During the time of that appointment I was still signed off work with depression and anxiety. Full of intense self-loathing, there had been many days when I had not even left the house. Food was my consolation.

Food and me have always had a difficult relationship. Chocolate and cake have provided me with solace during times of trouble ever since I can remember. Exercise and me have not been happy partners, either: a legacy of school sports where this clumsy, uncoordinated dreamer was usually picked last for teams (sob!).

Exercise and me developed a happier partnership during my 20s when Martin and I lived in New Zealand, and I got in to running. We would run up Mt Eden, a volcano in the Auckland suburb of the same name where we lived (don’t worry, it’s been dormant for centuries). When I first walked up it, I huffed and puffed and complained – I was so chuffed when I first ran up it.

Me at the top of Mt Eden, with a spectacular view over Auckland. This was taken before I started running - and as you can see from my face I wasn't too happy to have been dragged up there :-)

Me at the top of Mt Eden, with a spectacular view over Auckland. This was taken before I started running – and as you can see from my face I wasn’t too happy to have been dragged up there 🙂

Even then, as a size 10 (a US size 6) I wasn’t happy or confident with myself, though. I can remember being told by a GP that my BMI was in the ‘overweight’ zone. It seems bonkers that a UK size 10 can be labelled ‘overweight’. I am curvy with big boobs, and still being perceived as ‘overweight’ made me feel constantly self-conscious, with low self-esteem and self-confidence.

And what didn’t help was that I still wasn’t great with food. At that time I was a member of Weight Watchers and while it gave me results (I was the slimmest I had ever been!) it did nothing to resolve my dependence on edible treats to see me through tough times. Weigh day was stressful too, and an obsession that wasn’t helpful for my emotional wellbeing. Since then, my weight has been a yo-yo, and has probably buggered up my metabolism.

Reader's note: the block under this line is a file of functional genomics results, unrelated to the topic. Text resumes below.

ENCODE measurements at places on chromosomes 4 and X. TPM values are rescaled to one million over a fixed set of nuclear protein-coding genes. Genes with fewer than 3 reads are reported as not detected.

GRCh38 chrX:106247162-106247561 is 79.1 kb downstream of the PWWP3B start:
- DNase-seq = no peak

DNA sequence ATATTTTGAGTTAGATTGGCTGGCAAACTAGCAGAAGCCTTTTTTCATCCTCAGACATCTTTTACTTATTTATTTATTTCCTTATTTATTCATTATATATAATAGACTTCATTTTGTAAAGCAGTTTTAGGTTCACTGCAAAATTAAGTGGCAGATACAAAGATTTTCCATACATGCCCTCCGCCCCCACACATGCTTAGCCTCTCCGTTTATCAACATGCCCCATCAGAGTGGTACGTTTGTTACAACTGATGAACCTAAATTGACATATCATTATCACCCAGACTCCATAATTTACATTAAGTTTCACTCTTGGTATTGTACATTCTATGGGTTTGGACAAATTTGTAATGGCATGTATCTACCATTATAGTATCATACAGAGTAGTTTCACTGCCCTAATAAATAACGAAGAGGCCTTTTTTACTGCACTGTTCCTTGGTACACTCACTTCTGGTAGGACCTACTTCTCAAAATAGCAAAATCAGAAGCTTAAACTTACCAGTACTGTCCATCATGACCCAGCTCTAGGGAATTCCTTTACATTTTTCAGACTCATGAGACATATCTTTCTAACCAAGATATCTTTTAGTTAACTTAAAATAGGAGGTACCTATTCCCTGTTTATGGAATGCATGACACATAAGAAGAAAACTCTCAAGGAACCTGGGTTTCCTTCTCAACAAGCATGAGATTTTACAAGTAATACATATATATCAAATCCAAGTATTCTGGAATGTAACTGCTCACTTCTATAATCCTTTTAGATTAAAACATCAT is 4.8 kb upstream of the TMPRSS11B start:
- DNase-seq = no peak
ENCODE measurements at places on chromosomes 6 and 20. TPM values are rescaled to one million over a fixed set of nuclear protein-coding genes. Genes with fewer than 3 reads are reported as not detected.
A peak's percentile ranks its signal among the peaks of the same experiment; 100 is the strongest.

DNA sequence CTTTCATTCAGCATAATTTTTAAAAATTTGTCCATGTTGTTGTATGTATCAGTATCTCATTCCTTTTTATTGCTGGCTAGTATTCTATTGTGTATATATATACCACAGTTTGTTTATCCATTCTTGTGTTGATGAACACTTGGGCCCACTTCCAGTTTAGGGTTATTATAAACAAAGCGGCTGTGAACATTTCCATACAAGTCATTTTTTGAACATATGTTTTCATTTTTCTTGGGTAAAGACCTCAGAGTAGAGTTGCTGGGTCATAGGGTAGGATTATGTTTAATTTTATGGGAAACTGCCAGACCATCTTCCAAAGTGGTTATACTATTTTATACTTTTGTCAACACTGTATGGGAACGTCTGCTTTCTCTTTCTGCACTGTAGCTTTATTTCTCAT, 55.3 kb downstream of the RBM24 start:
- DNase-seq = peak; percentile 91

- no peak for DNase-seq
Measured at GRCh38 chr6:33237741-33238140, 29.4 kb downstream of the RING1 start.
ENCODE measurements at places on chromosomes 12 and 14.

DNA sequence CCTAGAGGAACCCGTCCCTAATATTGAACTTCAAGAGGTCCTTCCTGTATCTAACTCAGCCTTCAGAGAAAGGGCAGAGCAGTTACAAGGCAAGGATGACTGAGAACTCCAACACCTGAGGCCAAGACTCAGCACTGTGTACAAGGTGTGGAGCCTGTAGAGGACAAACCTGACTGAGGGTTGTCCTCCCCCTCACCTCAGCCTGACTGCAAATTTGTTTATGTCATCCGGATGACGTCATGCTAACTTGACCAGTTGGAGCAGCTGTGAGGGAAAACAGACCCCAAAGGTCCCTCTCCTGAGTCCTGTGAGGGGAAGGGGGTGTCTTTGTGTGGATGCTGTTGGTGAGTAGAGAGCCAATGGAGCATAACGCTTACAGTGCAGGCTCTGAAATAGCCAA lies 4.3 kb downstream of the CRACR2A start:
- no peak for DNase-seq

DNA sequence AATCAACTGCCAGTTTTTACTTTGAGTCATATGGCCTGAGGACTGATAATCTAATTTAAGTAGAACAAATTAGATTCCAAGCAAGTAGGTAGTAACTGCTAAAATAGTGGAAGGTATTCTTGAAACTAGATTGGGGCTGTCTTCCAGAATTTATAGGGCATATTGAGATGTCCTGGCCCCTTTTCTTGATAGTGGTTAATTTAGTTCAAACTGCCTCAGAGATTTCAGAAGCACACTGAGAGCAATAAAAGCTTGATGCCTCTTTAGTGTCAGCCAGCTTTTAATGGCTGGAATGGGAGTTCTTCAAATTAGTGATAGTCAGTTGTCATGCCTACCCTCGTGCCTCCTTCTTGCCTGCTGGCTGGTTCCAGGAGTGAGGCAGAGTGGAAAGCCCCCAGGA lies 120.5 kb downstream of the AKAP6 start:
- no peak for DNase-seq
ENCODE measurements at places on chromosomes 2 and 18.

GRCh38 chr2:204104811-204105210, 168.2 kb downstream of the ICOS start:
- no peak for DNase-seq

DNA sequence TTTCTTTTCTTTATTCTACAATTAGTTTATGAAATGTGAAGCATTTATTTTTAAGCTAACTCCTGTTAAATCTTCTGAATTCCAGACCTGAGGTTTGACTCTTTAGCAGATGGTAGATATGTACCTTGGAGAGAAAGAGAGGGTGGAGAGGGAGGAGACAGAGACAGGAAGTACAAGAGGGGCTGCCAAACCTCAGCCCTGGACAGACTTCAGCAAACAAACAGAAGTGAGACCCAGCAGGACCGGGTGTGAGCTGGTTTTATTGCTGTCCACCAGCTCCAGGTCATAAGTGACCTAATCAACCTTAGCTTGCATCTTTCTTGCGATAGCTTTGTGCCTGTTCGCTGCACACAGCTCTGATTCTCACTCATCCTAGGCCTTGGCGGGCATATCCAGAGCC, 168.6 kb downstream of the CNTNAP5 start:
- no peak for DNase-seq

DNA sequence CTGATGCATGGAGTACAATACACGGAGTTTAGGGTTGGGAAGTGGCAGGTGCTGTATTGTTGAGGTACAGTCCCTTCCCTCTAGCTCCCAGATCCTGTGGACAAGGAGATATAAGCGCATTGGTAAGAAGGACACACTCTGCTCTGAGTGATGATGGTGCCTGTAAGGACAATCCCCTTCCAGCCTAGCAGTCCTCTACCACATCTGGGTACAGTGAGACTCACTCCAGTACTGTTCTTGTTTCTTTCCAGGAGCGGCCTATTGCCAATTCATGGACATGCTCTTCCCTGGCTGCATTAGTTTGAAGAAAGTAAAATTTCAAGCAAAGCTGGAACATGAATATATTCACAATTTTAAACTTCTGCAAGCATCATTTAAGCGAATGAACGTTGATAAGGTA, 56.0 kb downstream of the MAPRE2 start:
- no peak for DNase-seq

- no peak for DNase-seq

Me as a size 10, and still according to my BMI, 'overweight'.

Me as a size 10, and still according to my BMI, ‘overweight’.

The fertility consultant suggested I approach my GP for a referral to weight loss schemes – Slimming World, he suggested. While there are many people who have had fantastic results through similar schemes I know they are not for me (me, me, me). While it might have been getting me to that ideal BMI number a lot quicker, Slimming World for example has a ‘free food list [that] includes masses of food that you can eat in unlimited amounts’. That list includes pasta, which not only bloats me but I have learned gives me a sharp blood sugar spike that sends me straight for the chocolate when the levels crash. The weekly weigh-ins would have provided an additional stick to beat myself with, leading to increased stress and yet another big fat vicious cycle.

When I do get pregnant again, it will inevitably be a stressful time. Not only will stress be bad for me, cortisol can harm the unborn baby. Eating my way through the pregnancy will not be an option because extreme weight gain during pregnancy will add more risks to an already potentially high-risk pregnancy.